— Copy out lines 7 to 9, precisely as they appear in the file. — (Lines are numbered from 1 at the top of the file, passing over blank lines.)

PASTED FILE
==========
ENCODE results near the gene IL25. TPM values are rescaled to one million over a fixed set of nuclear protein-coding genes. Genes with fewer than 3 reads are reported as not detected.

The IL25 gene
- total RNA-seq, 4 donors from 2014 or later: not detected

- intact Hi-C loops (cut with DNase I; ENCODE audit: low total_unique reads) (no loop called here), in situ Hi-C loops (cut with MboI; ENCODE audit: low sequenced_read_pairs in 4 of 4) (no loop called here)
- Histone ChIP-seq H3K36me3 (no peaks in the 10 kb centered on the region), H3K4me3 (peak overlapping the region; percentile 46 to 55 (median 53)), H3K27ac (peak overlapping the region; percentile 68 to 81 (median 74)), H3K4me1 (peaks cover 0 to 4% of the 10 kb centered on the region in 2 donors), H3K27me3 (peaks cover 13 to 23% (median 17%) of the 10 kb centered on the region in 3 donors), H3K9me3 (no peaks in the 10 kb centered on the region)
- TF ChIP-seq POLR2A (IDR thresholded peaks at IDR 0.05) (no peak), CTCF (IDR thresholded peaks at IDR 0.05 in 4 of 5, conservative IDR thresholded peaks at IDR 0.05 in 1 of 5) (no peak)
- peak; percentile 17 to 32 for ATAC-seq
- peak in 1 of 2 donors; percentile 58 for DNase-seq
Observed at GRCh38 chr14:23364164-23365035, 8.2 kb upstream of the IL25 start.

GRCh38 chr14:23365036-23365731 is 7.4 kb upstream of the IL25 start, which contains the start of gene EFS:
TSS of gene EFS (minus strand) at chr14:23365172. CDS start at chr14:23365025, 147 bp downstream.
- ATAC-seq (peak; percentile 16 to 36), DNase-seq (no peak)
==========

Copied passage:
- peak; percentile 17 to 32 for ATAC-seq
- peak in 1 of 2 donors; percentile 58 for DNase-seq
Observed at GRCh38 chr14:23364164-23365035, 8.2 kb upstream of the IL25 start.